Thursday, February 2, 2017

Helicopters over Berkeley again

Another night with the helicopters.  I love living in Berkeley.  I love living close to the UC Campus.  But the helicopters really get under my skin.

Last night it was the riots over the appearance of Milo Yiannoupoulos the young Republicans invited to speak. A disaster from start to finish.

For one thing, we had to witness the tragedy that this great free speech campus of the 60s is now a place where people shut down speakers whose views are offensive.  Whenever there is a just cause for protest, anarchists join the protestors and bring violence and destruction.  The University identified about 150 of them, most wearing masks.  That’s about one in ten, but their presence means certain death to a reasonable protest.

Now we get distracted by the question of whether the police should have stepped in sooner. And the fact that there were apparently no arrests.

For the record, I’m a big fan of the Berkeley police and I understand the wisdom of letting the mob rage burn itself out.  Stepping in too soon can be medicine worse than the disease.  They held back, focused on keeping the mob contained, let the fire burn, and today store owners are sweeping up the broken glass that once was their storefront.

At the center of it all was the darling of the right, provocateur Milo Yiannoupoulos, playing the event like a mighty Wurlitzer.  Yiannoupoulos is editor of Breitbart.  That hate-filled rag once run by Steve Bannon before he graduated to running the country for Donald Trump.

Don’t get me wrong.  I think there is a line between free speech and hate speech.  But I think that line has to be tuned like a Stradivarius.  It’s not all or nothing.  I’m with Germans who have laws preventing Nazis from speaking publicly, but I wouldn’t want those laws in the United States.  Different historical contexts.  Different circumstances.  And I think Yiannoupoulos, obnoxious as he is, should be allowed to speak, to laugh at fat people, reveal his malevolence, and leave in peace.  So far he has not shouted fire in a crowded theater. The bad guys, in my view, are the flame-throwing glass-shattering thugs that attach themselves to protest marches these days.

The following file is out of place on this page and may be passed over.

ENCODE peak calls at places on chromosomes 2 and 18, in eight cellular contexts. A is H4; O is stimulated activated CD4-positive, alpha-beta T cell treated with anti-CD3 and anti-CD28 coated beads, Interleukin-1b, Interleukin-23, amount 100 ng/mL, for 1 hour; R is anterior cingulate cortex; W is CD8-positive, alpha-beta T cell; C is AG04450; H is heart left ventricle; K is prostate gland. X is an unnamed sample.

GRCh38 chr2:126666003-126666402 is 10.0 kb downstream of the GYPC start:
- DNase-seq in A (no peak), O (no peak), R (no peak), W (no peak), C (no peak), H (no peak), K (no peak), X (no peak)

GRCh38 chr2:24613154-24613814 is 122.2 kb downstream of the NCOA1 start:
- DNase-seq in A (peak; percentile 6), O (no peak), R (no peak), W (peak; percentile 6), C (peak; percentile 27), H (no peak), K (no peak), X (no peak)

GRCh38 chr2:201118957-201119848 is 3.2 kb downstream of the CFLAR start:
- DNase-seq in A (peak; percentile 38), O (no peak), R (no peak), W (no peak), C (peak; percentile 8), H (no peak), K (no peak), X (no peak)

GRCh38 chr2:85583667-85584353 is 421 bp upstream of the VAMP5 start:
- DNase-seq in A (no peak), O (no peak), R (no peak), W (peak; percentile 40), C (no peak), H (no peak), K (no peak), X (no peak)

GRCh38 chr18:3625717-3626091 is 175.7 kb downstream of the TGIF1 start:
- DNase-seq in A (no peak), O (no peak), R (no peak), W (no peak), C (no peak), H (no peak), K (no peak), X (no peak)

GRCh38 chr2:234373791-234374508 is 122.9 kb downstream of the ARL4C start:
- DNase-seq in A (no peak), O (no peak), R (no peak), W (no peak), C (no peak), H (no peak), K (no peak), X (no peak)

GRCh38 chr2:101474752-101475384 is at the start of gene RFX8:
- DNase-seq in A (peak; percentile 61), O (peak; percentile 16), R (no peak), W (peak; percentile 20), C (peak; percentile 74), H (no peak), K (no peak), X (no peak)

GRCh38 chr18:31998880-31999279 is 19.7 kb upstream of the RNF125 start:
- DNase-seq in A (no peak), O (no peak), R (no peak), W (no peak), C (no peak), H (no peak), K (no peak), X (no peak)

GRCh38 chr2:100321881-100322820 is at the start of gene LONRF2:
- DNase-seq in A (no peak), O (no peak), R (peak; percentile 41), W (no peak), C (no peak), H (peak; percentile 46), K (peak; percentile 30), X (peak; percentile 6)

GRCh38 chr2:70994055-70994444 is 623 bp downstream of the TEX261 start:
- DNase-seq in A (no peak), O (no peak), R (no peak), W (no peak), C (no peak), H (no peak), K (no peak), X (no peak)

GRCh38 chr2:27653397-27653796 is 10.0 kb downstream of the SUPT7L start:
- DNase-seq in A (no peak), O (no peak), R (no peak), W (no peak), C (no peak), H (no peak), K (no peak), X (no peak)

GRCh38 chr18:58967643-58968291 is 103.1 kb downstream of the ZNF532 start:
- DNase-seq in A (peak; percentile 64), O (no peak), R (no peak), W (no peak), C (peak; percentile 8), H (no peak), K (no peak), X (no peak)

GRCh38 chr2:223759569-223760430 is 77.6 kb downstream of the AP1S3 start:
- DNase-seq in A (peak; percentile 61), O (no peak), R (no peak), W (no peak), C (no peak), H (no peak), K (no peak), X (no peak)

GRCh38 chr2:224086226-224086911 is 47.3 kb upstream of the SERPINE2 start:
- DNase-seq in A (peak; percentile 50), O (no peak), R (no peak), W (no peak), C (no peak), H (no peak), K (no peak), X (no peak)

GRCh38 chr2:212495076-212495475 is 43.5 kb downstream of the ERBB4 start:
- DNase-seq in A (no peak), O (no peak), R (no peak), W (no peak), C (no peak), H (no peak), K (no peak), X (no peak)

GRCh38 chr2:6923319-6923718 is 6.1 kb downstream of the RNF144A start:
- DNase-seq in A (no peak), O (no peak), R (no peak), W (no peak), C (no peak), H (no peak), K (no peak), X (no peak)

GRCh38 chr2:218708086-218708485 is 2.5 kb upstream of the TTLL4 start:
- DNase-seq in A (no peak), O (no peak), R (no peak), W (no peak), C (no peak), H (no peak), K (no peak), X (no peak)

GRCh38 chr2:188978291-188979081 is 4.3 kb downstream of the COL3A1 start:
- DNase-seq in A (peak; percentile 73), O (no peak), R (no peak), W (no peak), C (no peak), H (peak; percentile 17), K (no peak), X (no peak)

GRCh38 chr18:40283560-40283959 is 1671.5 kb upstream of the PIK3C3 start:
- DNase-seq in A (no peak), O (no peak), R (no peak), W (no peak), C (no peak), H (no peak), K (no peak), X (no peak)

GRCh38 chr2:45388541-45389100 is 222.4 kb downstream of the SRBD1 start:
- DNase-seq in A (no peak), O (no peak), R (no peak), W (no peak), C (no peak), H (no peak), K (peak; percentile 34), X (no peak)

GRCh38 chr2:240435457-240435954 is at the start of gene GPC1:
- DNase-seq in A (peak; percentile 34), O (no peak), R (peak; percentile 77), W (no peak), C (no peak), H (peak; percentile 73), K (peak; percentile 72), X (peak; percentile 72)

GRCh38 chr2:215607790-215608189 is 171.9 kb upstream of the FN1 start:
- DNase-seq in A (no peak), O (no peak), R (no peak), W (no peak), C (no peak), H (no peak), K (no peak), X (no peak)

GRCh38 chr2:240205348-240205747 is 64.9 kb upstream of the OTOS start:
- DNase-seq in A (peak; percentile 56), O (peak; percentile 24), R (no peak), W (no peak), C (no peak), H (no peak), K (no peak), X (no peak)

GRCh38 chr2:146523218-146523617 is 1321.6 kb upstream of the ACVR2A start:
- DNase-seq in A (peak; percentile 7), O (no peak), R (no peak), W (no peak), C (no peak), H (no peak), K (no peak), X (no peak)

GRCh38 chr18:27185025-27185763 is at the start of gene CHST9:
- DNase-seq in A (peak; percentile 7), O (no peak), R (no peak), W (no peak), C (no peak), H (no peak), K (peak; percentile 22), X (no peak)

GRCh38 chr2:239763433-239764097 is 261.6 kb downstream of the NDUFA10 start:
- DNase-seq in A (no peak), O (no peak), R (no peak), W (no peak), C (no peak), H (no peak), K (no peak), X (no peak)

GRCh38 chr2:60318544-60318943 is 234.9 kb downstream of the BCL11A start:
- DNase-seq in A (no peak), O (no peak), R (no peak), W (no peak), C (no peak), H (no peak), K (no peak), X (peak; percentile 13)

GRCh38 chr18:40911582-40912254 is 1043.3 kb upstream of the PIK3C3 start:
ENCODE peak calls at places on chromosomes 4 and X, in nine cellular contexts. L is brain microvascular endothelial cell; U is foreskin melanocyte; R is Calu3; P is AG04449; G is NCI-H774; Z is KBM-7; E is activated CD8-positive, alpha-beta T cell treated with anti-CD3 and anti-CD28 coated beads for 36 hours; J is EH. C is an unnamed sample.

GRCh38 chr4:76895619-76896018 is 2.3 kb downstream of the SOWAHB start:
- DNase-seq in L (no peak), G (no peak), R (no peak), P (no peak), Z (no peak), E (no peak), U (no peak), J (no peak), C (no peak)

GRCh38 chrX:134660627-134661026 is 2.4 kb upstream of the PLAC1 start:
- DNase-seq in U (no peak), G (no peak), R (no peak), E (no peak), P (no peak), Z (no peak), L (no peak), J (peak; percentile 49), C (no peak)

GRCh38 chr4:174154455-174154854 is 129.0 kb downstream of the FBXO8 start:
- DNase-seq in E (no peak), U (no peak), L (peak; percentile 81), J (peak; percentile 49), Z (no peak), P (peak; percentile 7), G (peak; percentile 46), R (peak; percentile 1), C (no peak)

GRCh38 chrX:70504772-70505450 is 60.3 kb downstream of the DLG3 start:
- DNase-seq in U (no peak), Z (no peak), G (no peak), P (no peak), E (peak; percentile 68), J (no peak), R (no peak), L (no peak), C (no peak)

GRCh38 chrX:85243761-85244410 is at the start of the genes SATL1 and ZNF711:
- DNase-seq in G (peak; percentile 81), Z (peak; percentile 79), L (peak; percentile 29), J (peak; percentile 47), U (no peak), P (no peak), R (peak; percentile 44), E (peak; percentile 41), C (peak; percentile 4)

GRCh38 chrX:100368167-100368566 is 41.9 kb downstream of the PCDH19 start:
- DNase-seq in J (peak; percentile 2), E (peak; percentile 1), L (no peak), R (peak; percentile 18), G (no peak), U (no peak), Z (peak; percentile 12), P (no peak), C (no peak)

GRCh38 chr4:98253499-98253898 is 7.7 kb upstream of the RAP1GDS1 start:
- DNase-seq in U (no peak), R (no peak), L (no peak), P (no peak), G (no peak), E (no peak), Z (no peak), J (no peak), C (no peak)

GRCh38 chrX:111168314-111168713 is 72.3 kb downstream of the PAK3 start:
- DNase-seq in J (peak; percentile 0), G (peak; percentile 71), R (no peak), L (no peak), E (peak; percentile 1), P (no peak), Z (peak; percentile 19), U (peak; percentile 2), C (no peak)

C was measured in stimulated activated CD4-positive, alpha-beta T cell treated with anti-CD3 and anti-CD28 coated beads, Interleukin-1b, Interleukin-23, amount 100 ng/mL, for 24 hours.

But while I don't want to lay all the blame at this provocateur's feet, I don't want him to get off scot free, either.  Provocateurs are not innocents.  And what happened last night is going to happen again.  It’s worth taking a closer look at this guy.  He’s going to be around for a while.

I got an e-mail from a friend this morning who had not heard of him before.  Is he “just a
"no talent version of Ann Coulter?" he asked me.

Here’s my response.

I wouldn’t use those words to describe Milo Yiannoupoulos.  First off, that implies that Ann Coulter has talent.  I've never seen any.  Secondly, he's not an artist and I see no reason to worry about whether he has talent.  He's a provocateur.

He's also well-educated and well-spoken when he wants to be, if you think a shit mouth can actually be well-spoken.  A nasty piece of work.